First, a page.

• Purism and system76 are selling the Librem notebooks with coreboot preinstalled and they even remove Intel ME (and by this disabling the second CPU). Dell offers as well some devices with the Intel ME disabled.


Fwupd (license LGPL) can be installed on all computers as it allows you to update certain devices where the Vendor provided proprietary firmware automatically on Linux. A complete list of vendors supporting the LVFS can be found here

In Arch Linux you can install fwupd with the following command:

pacman -Sy fwupd fwupdate

The following commands can be used to update the database, see the connected devices and to update them:

fwupdmgr get-devices
fwupdmgr refresh
fwupdmgr get-updates


ME_Cleaner (license GPLv3, is a tool to completely remove the Intel ME. On Arch Linux you can install the ME_Cleaner for Intel machines from AUR:

yay me_cleaner-git

There are some guides how to work with ME_Cleaner, but depending from the system this can be quite experimental.


Flashrom (license GPLv2, is a tool to flash, read and extract a BIOS, UEFI or Coreboot. For supported hardware, read Flashrom gets support to flash Radeon GPU’s up until Polaris (


Analyze with

UEFI Secure Boot

The UEFI secure Boot is usually a proprietary, closed blob and it limits which systems are allowed to boot (Linux systems must be signed by Microsoft) and it will limit as well which drivers are loaded. More details about UEFI secure boot can be found in the article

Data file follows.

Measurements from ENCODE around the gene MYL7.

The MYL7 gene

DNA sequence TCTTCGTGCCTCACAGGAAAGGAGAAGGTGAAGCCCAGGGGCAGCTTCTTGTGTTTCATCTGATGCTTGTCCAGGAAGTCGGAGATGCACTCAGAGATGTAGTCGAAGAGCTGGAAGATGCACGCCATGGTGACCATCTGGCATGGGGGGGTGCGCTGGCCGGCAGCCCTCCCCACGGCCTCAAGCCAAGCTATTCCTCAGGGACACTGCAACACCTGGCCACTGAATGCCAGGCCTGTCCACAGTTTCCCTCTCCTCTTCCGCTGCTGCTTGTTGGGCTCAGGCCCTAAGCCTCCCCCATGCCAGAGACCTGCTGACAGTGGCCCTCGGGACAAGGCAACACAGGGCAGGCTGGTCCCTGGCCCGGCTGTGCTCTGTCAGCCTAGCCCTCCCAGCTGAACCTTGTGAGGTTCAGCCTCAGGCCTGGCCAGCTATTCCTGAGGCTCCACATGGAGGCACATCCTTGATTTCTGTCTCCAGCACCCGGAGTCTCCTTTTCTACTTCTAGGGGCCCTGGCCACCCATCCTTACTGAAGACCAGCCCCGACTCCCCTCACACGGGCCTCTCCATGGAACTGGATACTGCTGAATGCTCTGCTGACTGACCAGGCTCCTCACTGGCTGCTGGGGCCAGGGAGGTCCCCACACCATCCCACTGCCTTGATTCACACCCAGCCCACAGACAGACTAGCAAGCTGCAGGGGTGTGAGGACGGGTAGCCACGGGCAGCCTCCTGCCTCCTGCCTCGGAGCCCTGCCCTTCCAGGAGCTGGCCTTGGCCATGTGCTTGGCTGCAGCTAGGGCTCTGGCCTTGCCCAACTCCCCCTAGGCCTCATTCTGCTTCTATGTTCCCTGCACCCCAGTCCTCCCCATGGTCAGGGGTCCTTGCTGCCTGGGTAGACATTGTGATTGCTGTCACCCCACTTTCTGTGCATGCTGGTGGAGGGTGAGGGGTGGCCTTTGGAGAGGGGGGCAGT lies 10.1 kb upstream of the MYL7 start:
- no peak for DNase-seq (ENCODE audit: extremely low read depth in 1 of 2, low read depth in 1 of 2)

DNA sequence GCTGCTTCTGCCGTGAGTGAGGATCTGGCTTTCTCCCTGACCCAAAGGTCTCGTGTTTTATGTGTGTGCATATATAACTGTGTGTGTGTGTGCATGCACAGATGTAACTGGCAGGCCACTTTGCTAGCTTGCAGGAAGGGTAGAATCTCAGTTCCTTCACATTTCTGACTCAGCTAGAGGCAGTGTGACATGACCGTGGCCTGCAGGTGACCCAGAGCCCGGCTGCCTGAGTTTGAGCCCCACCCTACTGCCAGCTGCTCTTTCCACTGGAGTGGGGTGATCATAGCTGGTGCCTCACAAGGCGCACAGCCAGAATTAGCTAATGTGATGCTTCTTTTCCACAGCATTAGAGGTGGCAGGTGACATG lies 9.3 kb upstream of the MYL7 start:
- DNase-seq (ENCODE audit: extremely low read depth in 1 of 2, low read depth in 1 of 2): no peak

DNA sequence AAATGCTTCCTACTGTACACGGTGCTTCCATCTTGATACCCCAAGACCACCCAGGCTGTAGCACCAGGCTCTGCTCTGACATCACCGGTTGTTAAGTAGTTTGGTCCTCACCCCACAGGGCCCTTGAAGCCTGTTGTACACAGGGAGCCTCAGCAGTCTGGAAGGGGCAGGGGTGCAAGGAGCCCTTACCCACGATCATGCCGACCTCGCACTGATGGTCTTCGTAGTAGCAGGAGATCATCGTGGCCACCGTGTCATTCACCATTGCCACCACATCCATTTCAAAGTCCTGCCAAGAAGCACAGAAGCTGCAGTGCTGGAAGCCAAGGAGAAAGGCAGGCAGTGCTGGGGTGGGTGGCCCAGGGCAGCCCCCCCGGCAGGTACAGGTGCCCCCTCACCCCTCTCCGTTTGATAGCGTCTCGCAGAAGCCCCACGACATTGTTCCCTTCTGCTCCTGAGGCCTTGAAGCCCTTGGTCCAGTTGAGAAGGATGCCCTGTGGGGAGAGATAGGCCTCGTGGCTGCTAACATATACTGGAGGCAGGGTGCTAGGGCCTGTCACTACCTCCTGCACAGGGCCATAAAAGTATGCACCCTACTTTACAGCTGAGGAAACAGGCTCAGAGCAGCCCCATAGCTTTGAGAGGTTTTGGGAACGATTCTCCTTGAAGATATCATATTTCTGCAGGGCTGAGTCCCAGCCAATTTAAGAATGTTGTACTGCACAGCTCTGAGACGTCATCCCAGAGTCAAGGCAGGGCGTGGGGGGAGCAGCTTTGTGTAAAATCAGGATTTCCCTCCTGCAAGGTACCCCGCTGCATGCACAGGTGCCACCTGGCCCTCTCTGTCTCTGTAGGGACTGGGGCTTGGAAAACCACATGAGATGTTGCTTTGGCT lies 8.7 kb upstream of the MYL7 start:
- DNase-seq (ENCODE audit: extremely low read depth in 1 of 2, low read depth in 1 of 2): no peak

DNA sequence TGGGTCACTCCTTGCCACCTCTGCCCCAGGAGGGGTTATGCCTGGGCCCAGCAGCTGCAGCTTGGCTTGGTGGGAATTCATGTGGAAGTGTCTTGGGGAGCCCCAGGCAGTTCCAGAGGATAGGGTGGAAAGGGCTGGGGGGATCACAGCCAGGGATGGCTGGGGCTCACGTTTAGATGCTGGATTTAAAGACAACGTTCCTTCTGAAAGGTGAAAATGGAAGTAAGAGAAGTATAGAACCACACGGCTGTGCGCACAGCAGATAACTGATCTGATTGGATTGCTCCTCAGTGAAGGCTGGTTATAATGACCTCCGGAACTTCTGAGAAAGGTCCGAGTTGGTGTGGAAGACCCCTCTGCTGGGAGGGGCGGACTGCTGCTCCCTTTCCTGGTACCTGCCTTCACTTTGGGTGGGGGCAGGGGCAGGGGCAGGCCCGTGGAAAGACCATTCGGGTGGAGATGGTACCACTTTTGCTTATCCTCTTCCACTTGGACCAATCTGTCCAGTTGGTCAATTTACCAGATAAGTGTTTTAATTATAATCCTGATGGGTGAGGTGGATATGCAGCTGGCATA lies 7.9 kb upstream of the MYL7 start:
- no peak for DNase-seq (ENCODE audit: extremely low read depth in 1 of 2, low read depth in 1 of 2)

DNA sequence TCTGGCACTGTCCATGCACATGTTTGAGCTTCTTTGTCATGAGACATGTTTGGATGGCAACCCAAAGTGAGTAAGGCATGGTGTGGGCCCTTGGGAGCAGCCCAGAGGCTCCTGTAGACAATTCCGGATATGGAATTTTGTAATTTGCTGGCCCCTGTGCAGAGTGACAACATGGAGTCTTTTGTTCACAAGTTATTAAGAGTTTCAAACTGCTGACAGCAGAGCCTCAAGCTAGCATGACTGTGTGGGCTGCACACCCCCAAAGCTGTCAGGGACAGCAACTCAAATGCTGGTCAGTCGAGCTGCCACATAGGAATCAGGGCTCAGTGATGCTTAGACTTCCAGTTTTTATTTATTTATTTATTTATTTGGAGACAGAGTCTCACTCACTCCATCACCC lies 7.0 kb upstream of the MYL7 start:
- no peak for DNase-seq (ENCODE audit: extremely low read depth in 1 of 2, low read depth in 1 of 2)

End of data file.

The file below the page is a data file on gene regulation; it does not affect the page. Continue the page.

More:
UEFI Firmware Update

This section is to just name a few examples how hardware companies deal with firmware updates:

  • Dell: UEFI updates are provided even for older systems. Exe file could be placed on /boot/EFI and system could be upgraded without the need to a USB drive. UEFI firmware updates provide a SHA256 checksum hash sum to verify the file before flashing. Some newer systems offer fwupd support. Dell sells some systems with Linux. Dell sell some systems with Intel ME disabled as an option.
  • HP: UEFI updates provide no checksum. Some devices require Windows to do the update at least when using an older UEFI. HP provides no fwupd support, sells no Linux machines and doesn’t warn customers about Intel ME.
  • ASRock: No checksum for firmware download, no fwupd support, Linux aware
  • Asus: No checksum for firmware download, no fwupd support, Linux aware
  • MSI: No checksum for firmware, no fwupd support, no Linux support
    • Mainboards: No warning about Intel ME.


Closed source microcode updates are provided by the most Linux distributions for AMD and Intel automatically. Linux can show you the security mitigations that are in place for your CPU due to hardware and firmware bugs with these commands:

grep bugs /proc/cpuinfo | sort -u #
lscpu | grep "Vulnerability"